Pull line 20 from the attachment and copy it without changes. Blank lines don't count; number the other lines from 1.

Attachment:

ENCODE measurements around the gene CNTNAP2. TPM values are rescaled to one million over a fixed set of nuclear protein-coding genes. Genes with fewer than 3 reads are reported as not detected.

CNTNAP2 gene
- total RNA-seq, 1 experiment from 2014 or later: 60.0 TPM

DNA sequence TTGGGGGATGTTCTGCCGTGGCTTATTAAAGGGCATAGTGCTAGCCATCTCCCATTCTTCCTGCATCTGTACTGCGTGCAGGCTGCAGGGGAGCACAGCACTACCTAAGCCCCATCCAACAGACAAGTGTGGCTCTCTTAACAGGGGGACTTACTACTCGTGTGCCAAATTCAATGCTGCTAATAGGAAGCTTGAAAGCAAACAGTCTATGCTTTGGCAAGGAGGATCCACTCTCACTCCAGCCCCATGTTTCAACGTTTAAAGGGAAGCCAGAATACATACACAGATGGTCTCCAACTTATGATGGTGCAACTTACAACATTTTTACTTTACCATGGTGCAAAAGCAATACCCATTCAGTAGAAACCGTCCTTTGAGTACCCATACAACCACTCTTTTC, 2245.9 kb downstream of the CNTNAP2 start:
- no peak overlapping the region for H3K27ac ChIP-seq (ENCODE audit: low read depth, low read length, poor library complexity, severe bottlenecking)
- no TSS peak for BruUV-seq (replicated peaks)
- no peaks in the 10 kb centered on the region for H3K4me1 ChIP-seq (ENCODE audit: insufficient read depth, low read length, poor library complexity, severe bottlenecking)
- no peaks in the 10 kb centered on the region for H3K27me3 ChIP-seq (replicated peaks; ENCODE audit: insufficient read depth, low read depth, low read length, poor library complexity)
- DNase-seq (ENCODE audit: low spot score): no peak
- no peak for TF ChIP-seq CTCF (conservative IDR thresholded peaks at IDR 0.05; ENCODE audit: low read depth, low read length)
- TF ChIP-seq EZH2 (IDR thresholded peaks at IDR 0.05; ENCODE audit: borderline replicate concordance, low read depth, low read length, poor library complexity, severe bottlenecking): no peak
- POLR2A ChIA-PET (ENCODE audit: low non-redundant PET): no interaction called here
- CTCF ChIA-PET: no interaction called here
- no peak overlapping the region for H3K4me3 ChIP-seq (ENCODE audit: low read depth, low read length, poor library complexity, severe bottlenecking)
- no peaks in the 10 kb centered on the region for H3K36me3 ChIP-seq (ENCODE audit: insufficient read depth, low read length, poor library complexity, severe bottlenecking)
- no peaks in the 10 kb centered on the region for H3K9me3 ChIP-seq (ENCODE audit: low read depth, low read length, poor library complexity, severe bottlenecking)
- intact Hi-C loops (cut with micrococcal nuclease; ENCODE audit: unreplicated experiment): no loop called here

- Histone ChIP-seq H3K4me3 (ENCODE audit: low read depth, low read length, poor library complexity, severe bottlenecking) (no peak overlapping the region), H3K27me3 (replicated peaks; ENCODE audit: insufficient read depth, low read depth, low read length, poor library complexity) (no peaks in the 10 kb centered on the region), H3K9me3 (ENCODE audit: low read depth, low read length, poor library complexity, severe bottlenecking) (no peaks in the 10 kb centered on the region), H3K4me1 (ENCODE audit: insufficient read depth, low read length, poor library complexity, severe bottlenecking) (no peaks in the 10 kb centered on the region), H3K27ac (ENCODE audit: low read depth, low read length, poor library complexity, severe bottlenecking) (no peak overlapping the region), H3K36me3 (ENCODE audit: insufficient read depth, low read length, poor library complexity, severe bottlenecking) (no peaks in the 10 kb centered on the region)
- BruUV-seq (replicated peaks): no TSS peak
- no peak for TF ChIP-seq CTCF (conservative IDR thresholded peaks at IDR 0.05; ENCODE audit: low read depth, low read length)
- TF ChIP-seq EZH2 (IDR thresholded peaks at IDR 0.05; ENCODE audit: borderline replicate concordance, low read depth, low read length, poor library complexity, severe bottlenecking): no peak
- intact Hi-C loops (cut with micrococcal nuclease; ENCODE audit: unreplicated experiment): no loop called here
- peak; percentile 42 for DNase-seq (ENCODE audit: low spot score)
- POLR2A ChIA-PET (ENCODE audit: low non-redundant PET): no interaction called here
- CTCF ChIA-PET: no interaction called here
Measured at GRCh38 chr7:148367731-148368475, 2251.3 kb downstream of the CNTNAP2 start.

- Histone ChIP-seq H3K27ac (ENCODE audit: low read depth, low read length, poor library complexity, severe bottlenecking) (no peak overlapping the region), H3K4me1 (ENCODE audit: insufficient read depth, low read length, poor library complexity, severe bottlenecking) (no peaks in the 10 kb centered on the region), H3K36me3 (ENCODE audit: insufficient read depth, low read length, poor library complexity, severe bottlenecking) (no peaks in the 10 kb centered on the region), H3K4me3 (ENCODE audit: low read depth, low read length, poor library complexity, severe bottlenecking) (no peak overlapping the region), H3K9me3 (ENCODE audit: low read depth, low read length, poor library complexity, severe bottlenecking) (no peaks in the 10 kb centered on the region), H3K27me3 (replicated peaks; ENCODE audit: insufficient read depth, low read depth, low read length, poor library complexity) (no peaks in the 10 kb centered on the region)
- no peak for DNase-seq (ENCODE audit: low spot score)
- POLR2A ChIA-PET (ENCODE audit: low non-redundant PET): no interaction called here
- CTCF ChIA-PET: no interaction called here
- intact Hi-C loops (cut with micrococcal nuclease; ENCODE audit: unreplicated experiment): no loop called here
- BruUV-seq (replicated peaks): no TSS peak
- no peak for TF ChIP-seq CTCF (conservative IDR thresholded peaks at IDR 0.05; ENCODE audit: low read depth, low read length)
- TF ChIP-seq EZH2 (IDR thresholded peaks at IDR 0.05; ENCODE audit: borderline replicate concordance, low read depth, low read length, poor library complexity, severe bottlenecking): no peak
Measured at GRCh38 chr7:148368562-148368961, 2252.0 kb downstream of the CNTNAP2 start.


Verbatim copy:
- no peak for TF ChIP-seq CTCF (conservative IDR thresholded peaks at IDR 0.05; ENCODE audit: low read depth, low read length)